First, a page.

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Audio: Buy an XLR adapter or go with ex mic with 1/8in plug

I just bought a Panasonic AG-DVC30 and know I need an external mic but am wondering if it is really worth buying an XLR adapter considering the panasonic option (AG-MYA30G) runs a cool $230 and it seems even something from a 3rd party would still be at least $150. Couldn't I just put some of that money towards a good shotgun mic that has a 1/8 in plug? It will have to run off batteries but so what? Would I be compromising sound quality? I know most of these adapters give you two inputs but that's not super important to me at this point. Please advise. Any recommendations as far as mics (or cheaper adapters) would be very much appreciated as well.

Thanks.

Sam

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From the pictures I see and what I read,

In reply to: Audio: Buy an XLR adapter or go with ex mic with 1/8in plug

that AG-MYA30G looks pretty cool - phantom power and all. It seems to have many of the features of the BeachTek DXA-6 I use (they are about the same price). One of the reasons I like the BeachTek is that is mounts to the bottom of my Sony HDR-HC1. Its cousin, the Sony HVR-A1 mounts the XLR adapter on the lens barrel (where the flip-up flash is on my HC1). That, with the mic, would be top and front-heavy - so I am happy with my current set up. My tripod or a cold shoe accessory handle to mount a mic, mounts to the bottom of the BeachTek. (If I use the accessory handle, I can mount the tripod to it...)

One of the main reasons for using balanced - XLR - connections is long cable runs. Balanced cables (XLR) substantially reduce the potential of picking up magnetically or electrically induced noise. If your mic is always stuck to your camera, then you don't need a long cable run. Another reason is splitting out the stereo connector (1/8 inch jack), though I am confident there are much cheaper ways to split that jack out to stereo than an XLR adapter, but you know you won't get phantom power (1/8 inch jacked mics don't do phantom power) and good shotguns with 1/8 inch jacks will likely use a battery.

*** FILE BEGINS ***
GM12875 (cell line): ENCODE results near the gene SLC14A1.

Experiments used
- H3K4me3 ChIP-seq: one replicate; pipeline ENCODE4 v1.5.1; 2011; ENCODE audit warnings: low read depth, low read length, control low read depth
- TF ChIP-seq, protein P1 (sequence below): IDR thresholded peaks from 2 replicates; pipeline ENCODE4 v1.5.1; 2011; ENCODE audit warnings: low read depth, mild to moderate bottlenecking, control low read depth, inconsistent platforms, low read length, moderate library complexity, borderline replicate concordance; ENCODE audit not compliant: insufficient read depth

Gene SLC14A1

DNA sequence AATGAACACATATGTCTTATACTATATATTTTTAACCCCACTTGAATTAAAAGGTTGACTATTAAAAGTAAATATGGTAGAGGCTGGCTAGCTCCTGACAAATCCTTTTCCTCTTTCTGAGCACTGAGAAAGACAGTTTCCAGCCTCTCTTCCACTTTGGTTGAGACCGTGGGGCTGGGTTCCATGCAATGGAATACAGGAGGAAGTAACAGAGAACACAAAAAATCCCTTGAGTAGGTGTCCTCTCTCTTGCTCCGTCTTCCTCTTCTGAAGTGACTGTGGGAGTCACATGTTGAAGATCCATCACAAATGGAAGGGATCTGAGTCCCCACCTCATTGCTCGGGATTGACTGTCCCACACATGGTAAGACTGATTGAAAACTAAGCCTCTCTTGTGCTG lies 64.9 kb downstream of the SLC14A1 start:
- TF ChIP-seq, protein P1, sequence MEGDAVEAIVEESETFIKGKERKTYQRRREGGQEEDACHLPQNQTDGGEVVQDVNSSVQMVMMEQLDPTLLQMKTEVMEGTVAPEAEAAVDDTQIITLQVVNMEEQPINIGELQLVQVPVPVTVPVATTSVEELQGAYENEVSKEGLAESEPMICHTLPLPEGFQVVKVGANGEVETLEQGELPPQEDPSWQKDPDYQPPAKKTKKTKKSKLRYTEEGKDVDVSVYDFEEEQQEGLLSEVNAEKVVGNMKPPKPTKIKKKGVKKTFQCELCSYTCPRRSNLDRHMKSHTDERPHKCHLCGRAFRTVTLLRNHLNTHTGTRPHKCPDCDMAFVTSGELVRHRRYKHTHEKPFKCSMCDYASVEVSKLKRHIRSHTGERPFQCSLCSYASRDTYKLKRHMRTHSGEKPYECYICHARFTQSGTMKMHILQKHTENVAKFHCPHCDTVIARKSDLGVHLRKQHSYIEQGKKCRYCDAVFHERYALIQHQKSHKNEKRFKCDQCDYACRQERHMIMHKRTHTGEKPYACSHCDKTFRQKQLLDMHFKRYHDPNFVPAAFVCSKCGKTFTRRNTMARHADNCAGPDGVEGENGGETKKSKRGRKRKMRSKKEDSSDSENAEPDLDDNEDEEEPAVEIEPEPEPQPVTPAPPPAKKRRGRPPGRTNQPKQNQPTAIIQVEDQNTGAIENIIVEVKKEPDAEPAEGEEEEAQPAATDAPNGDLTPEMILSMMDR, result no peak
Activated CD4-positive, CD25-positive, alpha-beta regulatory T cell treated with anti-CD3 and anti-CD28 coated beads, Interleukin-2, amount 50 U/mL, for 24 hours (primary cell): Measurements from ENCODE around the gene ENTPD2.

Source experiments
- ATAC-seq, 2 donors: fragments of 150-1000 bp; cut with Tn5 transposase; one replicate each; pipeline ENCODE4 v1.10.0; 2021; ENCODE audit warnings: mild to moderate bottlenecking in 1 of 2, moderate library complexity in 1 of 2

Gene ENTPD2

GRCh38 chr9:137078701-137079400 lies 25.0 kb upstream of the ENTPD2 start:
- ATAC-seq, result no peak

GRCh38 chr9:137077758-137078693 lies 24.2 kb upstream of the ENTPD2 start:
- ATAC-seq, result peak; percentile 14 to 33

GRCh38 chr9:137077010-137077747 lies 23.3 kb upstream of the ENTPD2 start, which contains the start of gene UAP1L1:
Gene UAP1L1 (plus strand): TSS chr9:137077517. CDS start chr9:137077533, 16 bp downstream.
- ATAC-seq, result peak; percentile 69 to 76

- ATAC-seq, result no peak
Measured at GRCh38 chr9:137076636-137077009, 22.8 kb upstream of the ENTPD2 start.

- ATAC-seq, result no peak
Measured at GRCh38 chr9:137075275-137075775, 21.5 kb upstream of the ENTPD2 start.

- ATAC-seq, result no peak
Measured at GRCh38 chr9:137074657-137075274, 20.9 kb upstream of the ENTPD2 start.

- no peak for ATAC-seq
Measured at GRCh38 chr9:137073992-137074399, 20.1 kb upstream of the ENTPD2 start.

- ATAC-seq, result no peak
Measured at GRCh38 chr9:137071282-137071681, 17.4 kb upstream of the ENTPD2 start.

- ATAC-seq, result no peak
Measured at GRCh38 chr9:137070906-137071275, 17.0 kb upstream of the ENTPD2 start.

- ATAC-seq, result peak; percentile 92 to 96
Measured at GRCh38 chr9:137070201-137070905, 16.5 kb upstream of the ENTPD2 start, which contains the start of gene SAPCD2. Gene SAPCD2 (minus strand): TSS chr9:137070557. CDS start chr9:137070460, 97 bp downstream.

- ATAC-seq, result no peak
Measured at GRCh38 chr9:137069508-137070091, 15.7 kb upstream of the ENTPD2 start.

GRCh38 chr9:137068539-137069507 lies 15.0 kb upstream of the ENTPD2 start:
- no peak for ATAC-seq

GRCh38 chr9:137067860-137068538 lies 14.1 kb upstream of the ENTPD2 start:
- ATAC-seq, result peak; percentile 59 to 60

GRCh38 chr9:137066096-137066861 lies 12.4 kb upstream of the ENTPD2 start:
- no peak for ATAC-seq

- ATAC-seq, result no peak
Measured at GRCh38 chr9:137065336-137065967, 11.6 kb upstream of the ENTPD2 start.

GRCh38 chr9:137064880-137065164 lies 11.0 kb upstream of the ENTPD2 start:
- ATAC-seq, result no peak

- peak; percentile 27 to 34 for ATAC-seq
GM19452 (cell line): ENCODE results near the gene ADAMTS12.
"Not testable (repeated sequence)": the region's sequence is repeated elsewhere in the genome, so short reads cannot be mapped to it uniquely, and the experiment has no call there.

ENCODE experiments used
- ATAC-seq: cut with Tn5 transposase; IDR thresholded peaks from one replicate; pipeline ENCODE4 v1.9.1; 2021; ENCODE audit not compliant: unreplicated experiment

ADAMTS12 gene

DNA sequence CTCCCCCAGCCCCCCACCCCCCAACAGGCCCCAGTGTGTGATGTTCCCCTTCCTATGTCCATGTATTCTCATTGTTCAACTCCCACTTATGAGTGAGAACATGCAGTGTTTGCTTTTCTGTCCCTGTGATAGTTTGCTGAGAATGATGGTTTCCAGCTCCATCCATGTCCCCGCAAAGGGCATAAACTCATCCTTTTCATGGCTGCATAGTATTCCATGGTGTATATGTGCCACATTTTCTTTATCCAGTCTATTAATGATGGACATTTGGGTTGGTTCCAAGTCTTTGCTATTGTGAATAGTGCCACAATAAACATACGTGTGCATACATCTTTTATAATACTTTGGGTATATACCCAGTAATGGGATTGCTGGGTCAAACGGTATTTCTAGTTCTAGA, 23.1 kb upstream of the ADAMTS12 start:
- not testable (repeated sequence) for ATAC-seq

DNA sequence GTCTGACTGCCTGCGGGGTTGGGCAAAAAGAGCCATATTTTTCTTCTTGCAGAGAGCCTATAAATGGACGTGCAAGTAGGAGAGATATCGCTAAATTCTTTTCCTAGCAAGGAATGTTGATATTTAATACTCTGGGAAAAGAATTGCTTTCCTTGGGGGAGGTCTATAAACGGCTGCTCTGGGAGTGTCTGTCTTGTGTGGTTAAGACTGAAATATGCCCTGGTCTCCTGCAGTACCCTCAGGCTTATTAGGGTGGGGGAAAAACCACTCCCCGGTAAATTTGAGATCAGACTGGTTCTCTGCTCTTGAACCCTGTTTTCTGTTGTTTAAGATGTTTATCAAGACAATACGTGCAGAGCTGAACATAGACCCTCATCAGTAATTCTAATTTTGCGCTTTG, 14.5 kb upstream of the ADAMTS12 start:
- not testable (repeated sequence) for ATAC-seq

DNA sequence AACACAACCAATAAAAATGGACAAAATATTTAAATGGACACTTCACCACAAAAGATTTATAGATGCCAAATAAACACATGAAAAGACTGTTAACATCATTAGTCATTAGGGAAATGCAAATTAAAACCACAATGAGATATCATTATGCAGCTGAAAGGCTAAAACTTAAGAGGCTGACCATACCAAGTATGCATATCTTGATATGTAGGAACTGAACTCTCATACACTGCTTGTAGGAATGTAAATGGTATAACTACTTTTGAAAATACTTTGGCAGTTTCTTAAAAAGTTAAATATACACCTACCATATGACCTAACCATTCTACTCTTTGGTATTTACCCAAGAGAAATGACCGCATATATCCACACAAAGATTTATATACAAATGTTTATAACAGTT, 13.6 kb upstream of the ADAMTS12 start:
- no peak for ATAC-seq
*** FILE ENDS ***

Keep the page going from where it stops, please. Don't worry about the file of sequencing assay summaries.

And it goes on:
That said, your camera is a good one. There is no reason for the mic to always be stuck to the camera - so you could end up with long cable runs...

A GOOD shotgun mic - like a Sennheiser - can cost over $1,000... Since I don't know what your definition of "good" is, I can only dance around your budget... Here's what I have in my kit:
BeachTek DXA-6
NRG Research SA-568 switchable mic
Shure wireless (UHF) lavalier
Shure wireless (UHF) SM-58 handheld (2)

I have used the SA-568 and the Shure lav simultaneously through the DXA-6 filming a short... and if I could have afforded it at the time, I would have gotten the DXA-6vu... The SA-568 can do 1/8 inch self-powered OR phantom powered XLR in "tele" or normal modes.

I have also heard and read good things about the Rode Video mic (the mono and stereo versions) - and their NT4 has made my short list for stereo mics, but I am currently leaning in the direction of the Audio Technica AT-825 (the Shure VP-88 is just too expensive but I have used one and it is a GREAT stereo mic)... The AT-822 is essentially the same mic in a 1/8 inch jack config.

Your advantage is your camera uses a standard cold-shoe accessory mount unlike the stupid Sony propriertary hot shoe I am stuck with...

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Yes, you would be compromising quality.

In reply to: Audio: Buy an XLR adapter or go with ex mic with 1/8in plug

A good shotgun mic costs several hundred dollars, and is so directional that it should not be mounted on a camera.

That means using a lesser mic that is really not a shotgun at all. Unless you use a VERY GOOD isolation mount, it will pick up camera noise very easily. It will also never sound like it is very close to the sound source. An adaptor plus cable and mic stands will allow you to get the mics close to the sound source.

However, an external mic such as you describe will probably do a better job than the built in mic.

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